On Aug. 5, 2009, we stood on the corner of Delaware Avenue and Church Street, in front of the Erie County Holding Center, in protest for the first time. Calling ourselves the Buffalo Prison Abuse Project, about a dozen of us carried signs protesting the jail management’s desire to keep Department of Justice investigators out of the Holding Center.

We stood on that corner, determined to be a voice for the voiceless, chanting: “Prisoners are people, too; it could be me or you!” and “No excuse for prisoner abuse!” Men’s voices from inside thanked us and chanted with us. A brief meeting followed that first standout and we agreed to do it again—and again and again—every Wednesday thereafter, between 5 and 6 p. m. In January, we changed our name to better reflect our mission: Erie County Prisoners’ Rights Coalition.

Through sun, wind, rain and snow — and too many suicides — our core group of about 10 people ballooned to a high of 20 and dwindled to a low of 2. No matter the numbers, we have stood steadfast, determined to keep issues of alleged jailhouse abuse on the front burner. These ugly allegations of abuse are not new. They have been a fact of life for decades.

Current and former detainees say, “I would tell what I know, but who would believe me?” Current and former staff say, “I would tell what I know, but I might lose my job.” Former and current deputies say, “I would tell what I know, but there’s a thin, blue line that I had better not cross.” Fear is a horrifying and crippling thing that has an unquestionable stranglehold on all of them.

Every day I wonder if there will ever be a huge public outcry about the people whose lives have been lost or damaged in our downtown county jail. I wonder, too, if there will ever be a public outcry about taxpayer dollars being spent on lawsuits that could have been avoided if humane and professional service had been rendered.

I have been told that my wondering is naive and pointless. There are people who actually benefit from the ugliness on the inside, so the status quo must be maintained. Every day I wonder if someone will confirm or refute my belief that every suicide was not, in fact, a suicide. Every day I wonder, in my naivete, when someone in power will come forward and say, “Power be damned; I will tell the truth.”

For more than a year, I have been waiting for our ranks on that corner to grow. We stand there every week, believing that we are no different from the detainees on the inside. We understand that any one of us could be on the outside today and confined inside the Erie County Holding Center tomorrow.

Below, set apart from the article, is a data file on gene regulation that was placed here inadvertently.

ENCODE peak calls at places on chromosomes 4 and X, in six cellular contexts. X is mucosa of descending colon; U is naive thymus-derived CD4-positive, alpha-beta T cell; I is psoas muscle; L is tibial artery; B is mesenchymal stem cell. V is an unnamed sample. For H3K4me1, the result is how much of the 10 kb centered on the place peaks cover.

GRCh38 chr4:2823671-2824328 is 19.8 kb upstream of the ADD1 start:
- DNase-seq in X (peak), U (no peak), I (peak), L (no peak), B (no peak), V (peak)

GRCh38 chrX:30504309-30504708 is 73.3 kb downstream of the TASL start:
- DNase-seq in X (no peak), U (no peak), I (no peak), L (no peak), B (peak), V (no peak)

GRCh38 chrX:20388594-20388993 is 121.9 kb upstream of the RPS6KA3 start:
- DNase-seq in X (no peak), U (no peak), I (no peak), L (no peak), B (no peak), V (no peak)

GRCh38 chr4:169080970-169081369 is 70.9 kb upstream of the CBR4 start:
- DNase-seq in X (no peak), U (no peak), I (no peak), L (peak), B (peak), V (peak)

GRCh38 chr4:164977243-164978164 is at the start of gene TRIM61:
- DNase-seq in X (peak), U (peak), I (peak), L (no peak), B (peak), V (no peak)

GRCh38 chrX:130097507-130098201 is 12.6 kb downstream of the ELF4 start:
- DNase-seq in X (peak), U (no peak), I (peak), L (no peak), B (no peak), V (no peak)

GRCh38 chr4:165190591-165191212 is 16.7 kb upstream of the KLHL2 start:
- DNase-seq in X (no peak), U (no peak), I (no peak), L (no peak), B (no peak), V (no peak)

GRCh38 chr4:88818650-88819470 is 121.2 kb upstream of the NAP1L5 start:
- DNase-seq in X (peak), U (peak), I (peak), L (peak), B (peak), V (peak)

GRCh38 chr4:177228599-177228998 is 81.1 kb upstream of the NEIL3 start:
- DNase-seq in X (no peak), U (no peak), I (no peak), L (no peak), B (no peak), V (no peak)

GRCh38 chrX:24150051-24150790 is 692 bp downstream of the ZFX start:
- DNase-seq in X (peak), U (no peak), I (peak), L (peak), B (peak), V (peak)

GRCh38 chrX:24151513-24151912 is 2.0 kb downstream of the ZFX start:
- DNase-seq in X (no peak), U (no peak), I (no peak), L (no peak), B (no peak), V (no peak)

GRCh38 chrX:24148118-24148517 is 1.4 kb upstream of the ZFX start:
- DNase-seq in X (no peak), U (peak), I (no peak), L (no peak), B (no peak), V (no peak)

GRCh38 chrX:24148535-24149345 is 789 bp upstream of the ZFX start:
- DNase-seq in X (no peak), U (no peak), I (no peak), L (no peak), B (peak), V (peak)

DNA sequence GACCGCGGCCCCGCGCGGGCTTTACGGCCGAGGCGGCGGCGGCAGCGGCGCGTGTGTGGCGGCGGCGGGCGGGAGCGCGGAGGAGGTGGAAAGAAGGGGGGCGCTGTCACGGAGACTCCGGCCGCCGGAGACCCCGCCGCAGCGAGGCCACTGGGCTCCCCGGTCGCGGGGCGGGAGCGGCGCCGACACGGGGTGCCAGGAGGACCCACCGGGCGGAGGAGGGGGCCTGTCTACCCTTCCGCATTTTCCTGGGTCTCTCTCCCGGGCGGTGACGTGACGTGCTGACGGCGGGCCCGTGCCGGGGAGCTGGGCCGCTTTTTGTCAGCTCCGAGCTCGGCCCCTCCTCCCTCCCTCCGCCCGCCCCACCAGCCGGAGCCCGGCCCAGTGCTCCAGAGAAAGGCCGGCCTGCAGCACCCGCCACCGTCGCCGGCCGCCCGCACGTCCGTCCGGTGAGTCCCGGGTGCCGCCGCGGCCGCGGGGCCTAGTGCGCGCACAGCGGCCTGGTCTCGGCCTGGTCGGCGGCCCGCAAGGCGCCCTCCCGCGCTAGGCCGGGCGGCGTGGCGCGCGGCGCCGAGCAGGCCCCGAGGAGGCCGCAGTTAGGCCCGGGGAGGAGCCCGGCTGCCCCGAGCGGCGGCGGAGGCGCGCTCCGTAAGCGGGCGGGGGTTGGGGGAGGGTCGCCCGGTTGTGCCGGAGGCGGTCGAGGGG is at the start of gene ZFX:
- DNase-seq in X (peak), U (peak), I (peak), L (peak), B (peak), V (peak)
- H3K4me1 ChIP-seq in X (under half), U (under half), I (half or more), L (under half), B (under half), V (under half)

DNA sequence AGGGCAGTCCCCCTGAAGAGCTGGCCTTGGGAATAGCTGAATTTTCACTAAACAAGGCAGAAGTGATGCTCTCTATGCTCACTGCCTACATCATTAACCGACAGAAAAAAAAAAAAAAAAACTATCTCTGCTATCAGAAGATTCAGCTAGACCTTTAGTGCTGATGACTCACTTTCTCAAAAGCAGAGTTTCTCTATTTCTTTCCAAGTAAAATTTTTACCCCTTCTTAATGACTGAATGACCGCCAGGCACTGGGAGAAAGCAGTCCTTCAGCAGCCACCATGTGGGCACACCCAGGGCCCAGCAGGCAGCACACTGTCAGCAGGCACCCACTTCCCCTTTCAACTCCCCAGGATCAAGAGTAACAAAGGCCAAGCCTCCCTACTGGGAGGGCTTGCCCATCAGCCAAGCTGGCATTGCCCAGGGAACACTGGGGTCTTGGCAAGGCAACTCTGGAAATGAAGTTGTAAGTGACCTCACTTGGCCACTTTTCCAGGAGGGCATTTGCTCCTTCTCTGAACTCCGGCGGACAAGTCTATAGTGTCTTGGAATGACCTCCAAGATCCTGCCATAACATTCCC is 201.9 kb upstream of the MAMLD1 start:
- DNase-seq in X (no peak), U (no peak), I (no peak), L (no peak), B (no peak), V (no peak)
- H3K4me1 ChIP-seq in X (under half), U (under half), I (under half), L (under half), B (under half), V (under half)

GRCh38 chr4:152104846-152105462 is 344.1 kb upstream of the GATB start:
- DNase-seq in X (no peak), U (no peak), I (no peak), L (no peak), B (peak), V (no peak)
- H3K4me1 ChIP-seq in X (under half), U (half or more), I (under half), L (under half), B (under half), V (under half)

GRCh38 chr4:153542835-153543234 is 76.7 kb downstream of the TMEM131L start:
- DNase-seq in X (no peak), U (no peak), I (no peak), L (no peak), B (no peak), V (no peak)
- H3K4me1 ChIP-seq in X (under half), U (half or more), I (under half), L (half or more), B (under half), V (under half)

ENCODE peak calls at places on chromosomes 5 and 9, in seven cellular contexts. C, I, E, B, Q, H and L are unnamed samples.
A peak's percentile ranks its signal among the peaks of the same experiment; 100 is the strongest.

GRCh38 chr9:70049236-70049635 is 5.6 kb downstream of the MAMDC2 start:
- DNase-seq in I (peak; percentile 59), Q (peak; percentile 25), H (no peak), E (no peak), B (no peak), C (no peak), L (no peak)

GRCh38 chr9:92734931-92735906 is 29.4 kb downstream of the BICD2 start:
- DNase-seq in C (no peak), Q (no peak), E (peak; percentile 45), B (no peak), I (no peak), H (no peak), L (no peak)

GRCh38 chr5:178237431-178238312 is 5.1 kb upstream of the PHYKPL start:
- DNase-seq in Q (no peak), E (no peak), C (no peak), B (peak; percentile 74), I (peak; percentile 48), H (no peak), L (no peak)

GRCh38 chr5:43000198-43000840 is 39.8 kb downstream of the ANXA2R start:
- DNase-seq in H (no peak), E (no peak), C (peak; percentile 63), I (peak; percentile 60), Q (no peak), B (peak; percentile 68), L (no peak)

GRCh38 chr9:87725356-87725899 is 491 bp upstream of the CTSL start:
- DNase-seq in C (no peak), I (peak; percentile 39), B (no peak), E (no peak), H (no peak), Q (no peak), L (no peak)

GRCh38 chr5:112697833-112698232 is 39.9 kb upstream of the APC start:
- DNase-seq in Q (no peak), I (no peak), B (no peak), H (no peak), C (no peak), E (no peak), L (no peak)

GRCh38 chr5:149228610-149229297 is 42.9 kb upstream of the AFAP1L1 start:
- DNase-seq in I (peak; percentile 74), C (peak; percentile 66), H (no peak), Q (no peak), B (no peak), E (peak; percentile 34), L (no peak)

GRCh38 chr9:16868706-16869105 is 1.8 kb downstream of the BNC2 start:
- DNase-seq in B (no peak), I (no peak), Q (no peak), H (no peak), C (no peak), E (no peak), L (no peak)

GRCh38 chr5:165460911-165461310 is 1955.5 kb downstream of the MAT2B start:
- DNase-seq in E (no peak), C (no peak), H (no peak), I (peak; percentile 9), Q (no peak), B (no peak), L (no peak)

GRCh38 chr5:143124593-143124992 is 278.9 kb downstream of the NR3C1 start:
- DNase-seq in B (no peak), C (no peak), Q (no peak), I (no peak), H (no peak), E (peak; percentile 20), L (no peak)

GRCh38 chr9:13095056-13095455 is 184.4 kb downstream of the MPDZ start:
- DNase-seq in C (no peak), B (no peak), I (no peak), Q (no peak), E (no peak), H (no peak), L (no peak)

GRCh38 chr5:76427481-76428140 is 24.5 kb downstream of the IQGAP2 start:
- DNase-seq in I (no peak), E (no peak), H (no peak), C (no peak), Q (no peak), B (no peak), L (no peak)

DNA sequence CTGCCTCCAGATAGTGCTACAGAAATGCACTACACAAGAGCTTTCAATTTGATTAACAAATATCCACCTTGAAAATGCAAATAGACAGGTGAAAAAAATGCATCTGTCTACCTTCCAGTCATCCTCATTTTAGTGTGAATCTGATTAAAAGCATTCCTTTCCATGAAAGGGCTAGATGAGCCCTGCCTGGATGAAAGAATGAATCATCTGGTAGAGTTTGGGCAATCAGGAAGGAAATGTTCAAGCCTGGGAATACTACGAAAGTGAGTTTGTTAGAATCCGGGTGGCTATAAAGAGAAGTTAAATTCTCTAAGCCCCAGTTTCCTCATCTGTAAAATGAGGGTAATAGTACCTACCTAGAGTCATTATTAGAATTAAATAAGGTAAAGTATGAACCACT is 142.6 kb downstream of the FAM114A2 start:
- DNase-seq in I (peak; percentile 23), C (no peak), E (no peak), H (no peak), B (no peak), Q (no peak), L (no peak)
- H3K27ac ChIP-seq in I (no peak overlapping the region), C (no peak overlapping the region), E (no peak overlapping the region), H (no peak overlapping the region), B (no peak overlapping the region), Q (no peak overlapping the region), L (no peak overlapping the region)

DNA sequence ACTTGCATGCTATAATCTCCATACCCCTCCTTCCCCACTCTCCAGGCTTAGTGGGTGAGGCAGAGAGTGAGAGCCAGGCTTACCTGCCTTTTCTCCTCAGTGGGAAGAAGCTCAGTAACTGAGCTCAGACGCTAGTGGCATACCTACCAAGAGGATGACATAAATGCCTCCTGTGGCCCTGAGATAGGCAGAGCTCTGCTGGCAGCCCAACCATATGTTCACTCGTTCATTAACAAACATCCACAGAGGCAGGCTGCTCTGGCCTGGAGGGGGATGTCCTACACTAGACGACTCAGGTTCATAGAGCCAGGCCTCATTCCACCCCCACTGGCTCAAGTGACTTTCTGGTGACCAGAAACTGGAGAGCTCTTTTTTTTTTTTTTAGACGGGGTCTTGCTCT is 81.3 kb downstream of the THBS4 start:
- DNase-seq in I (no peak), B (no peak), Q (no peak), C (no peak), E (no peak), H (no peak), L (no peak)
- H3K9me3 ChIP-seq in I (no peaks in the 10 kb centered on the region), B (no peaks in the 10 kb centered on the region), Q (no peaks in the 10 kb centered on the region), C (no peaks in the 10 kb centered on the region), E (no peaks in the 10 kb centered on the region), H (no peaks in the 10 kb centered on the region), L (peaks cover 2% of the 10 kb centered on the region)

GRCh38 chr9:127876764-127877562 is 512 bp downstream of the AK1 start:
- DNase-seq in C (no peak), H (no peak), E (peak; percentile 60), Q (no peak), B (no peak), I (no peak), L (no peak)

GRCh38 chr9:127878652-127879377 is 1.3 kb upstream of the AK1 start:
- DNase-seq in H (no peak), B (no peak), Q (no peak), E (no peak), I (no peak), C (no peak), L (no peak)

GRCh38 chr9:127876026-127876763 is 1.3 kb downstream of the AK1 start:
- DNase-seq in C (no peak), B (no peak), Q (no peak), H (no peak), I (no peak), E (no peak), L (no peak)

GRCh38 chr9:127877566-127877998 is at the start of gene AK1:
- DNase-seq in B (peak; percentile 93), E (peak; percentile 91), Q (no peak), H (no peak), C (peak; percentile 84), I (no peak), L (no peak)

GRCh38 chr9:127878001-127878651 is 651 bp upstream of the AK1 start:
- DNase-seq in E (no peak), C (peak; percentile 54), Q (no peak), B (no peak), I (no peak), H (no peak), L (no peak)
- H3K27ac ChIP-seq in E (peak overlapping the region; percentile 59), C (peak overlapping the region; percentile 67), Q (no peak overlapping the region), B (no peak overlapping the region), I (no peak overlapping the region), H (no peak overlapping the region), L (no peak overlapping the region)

This happens more than we want to believe, but it’s a reality that we cannot deny. We cannot separate ourselves from our sisters and brothers on the inside, whom some view as criminals and nothing more. It’s scary for them to think that we are more alike than we are different.

Here we are, 14 months later, still standing and believing that there is some good in everyone, and together we can change things for the better if we would simply acknowledge that everyone is not blessed with privilege and opportunity. There really is no liberty and justice for all.

The status quo is working for some, but the end result is too many haves and way too many have-nots.

So here I am—here we are — still standing.


 


Comments

06/22/2012 08:24

Great post, thank you.

Reply
07/02/2012 00:40

Excellent! I admire all the helpful data you've shared in your articles. I'm looking forward for more helpful articles from you. :)

Joseph Aidan
www.arielmed.com

Reply
07/12/2012 01:21

Thanks for this superb. I was wondering whether you were preparing of writing similar posts to this 1. .Maintain up the excellent articles!

Reply
07/16/2012 02:05

An impressive share, I just with all this onto a colleague who was basically performing a small analysis on this. And then he the truth is bought me breakfast because I ran across it for him.. smile. So allow me to reword that: Thnx for that treat! But yeah Thnkx for spending lots of time to discuss this, I believe strongly about it and enjoy reading significantly more about this topic. If possible, as you grow expertise, would you mind updating your site with an increase of details? It is very perfect for me. Huge thumb up in this writing!

Reply
07/16/2012 02:06

Dead written subject matter, Genuinely enjoyed reading via .

Reply
07/24/2012 19:31

love it! very interesting topics, I hope the incoming comments and suggestion are equally positive. Thanks for sharing information that is actually helpful.

<a href="http://www.tulleeho.org">allinfouneed</a>
www.tulleeho.org

Reply
12/04/2013 09:54

Chuck Culhane posted this on Facebook today. Thank you, Chuck....

Dec. 4, 2013.....Today the Chairperson (reverend Eugene Pierce) of the Erie County Community Corrections Advisory Board resigned his post and walked out of our monthly meeting. We fought to get this advisory board up and running several years ago. Our meetings, open to the public on the first Tuesday of each month, have been sparsely attended by the public. Reverend Pierce was once a deputy superintendent at the Alden Correctional Facility; a man of great integrity and wise to the ways of the system. During his tenure, he kept pushing for programs, educational, vocational, and some re-entry mechanisms that would help people leaving jail to remain free. Some small steps have been taken, but if there are no demands by the public or scrutiny by the press, the jail will clunk along with its inertial tendencies and to hell with young lives that could be salvaged. Sad.

Reply



Leave a Reply